Magazine Issues  |  News & Politics

June 2005 Contents – Cheap Eats

This page describes the contents of an issue of Washingtonian magazine. Subscribers get exclusive early access through our print and digital editions. Most of our feature stories are later published online and linked below.

Buy a Single Issue

Or Manage My Subscription

Capital Comment If Arnold can be governor, how about Cal? . . . The Washingtonienne names her scandal spots . . . Bob Schieffer's favorites . . . Coach John Thompson's nice new home . . . Who is Washington's top poker player?

Where & When Irving Penn's platinum prints at NGA . . . The Lion King at Baltimore's Hippodrome . . . Hiroshige and his legacy at the Phillips . . . Bob Dylan and Willie Nelson at Bowie ballpark . . . Documentary film festival at AFI.

Advice From DC's Top Allergist Why Washingtonians sneeze so much and what you can do to reduce allergies–plus, medical breakthroughs on the horizon. Interview by Ken Adelman.

Books for the Beach Good novels, political books, mysteries, biographies, sports stories, and other summer suggestions from Washingtonians who love to read. By William O'Sullivan.

Spirits and Stones Among those who built the World War II Memorial were the sons of the Greatest Generation. They did extraordinary work–and left behind moving tributes. By Bob Cullen.

"No, the Pandas Aren't Having Sex Today" A wide-eyed look at Washington's top tourist attractions. By Joe Bob Briggs.

Live From Silver Spring! A kid comedy troupe delivers laughs–and chaos. By Cindy Rich.

Sex, Lies, and Prenups Love is all you need–unless the marriage ends in divorce. Then a prenuptial agreement is the best defense, and the time to bring in the lawyers is long before the wedding. By Kim Isaac Eisler.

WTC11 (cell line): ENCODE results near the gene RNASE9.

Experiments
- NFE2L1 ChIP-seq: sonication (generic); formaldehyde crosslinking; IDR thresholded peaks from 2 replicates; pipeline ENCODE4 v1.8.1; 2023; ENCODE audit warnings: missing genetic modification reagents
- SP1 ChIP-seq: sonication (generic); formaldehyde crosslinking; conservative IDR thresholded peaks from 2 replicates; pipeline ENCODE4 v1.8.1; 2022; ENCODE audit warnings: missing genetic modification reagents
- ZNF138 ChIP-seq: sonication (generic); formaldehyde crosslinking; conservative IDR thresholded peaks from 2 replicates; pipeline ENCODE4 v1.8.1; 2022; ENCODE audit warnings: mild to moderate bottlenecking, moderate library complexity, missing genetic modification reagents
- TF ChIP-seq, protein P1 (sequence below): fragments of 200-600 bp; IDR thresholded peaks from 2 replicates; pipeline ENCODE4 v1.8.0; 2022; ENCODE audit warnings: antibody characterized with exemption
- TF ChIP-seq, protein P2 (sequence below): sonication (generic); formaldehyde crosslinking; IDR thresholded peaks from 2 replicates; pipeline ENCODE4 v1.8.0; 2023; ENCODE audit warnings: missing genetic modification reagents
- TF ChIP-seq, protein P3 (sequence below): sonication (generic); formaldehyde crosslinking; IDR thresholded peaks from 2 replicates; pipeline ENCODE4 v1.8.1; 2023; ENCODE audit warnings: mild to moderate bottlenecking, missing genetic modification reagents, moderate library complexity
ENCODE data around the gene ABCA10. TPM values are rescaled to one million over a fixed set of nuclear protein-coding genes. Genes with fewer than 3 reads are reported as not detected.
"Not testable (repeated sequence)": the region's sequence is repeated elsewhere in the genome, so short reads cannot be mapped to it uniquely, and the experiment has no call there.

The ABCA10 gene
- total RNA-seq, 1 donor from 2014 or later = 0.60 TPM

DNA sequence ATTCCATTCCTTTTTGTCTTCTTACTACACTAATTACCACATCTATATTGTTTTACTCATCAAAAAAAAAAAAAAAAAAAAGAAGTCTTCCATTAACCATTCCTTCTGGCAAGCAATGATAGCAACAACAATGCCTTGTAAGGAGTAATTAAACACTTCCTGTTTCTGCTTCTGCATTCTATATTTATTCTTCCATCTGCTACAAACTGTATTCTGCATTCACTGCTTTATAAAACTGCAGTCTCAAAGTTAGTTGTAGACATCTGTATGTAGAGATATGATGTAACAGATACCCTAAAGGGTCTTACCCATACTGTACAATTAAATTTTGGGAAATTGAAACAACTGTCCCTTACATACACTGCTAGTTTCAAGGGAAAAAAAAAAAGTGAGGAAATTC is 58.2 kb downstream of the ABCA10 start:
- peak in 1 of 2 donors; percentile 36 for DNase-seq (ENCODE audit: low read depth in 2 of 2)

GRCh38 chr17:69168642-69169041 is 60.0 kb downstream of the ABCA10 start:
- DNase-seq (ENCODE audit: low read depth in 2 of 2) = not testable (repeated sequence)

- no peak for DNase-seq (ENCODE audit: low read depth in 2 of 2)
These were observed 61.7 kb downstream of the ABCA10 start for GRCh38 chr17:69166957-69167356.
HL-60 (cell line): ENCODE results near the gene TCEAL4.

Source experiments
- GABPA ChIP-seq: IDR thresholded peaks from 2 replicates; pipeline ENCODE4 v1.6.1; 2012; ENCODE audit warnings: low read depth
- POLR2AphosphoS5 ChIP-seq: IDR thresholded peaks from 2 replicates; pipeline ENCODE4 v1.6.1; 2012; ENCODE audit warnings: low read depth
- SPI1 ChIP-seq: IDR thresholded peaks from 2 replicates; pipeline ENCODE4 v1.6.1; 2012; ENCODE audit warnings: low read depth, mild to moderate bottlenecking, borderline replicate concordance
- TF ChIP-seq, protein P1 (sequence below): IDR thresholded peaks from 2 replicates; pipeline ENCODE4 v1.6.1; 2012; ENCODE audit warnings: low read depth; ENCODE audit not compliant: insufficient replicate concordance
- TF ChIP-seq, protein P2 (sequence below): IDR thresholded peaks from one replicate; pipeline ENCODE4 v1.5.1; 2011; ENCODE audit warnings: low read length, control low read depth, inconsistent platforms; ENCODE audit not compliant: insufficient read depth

Aren't You on TV? Meet the hot young stars in local television news–reporters and anchors with the smarts and talent to reach the big time. By Cindy Rich.

Wheel Power She's been in a wheelchair since she was nine, but that hasn't stopped her from being a Rhodes scholar, an athlete, and an advocate for the disabled. By Denise Kersten Wills.

Down by the River With a baseball stadium, lively new neighborhoods, and lots of attractions in the works, Washington's waterfront may become the area's most interesting place to be. By Eugene L. Meyer.

Speaking Spanglish To reach our growing Hispanic population, you need to know more than the language. By Brooke Lea Foster.

Cheap Eats bargain restaurants where you'll find lots of flavor and fun–plus, where to eat inexpensively on small plates. By Thomas Head, David Dorsen, and Cynthia Hacinli.

Nice With Spice What wines go well with Indian food? How about Thai, Korean, and Jamaican? When it comes to pairing wines with ethnic food, here are good choices. By Paul Lukacs.

Best Bites Hot spots in Logan Circle . . . Food at Folklife Festival . . . Chesapeake flavors . . . New neighborhood places.

Great Finds Get a shoe fix in Georgetown . . . Ties fit to be tied . . . Embellished bikinis . . . More haute couture on Wisconsin.

Wedding Guide Great proposals, where to spend a romantic wedding night, and does the father of the bride get a say? Plus, seven rules for going to a wedding without a date. Edited by Cindy Rich.

Benefits Heroes and chili and other good times for good causes. By Maggie Wimsatt.

Golden Goose The Washington Post Company's biggest moneymaker has nothing to do with the newspaper or Washington. It's a high-flying Manhattan conglomerate that's turning education into big profits. By Alvin P. Sanoff.

Diary of a Couple Trying to Buy a First Home Newly married, they spent 438 days in house-hunting hell. Here's how they beat the odds to find the perfect home–without killing each other. By Sara Clements.

Great Spaces Judges of this year's Washingtonian Residential Architecture Awards say home design is hipper here than elsewhere. Judge for yourself when you see the first round of winners. By Ellen Ryan.

Luxury Homes Developer and Capitals co-owner Mark Lerner sells for $5.2 million in Potomac. Ex-Bush aide Peter Teeley buys for $3.5 million in Bethesda. By Mary Clare Fleury.

The Bride Ate Chocolate When my mother got married, all she wanted was a chocolate cake. Her mother refused. When it was time for my wedding, I knew what would mean the most to Mom–and it wasn't white. By Joanne Kenen.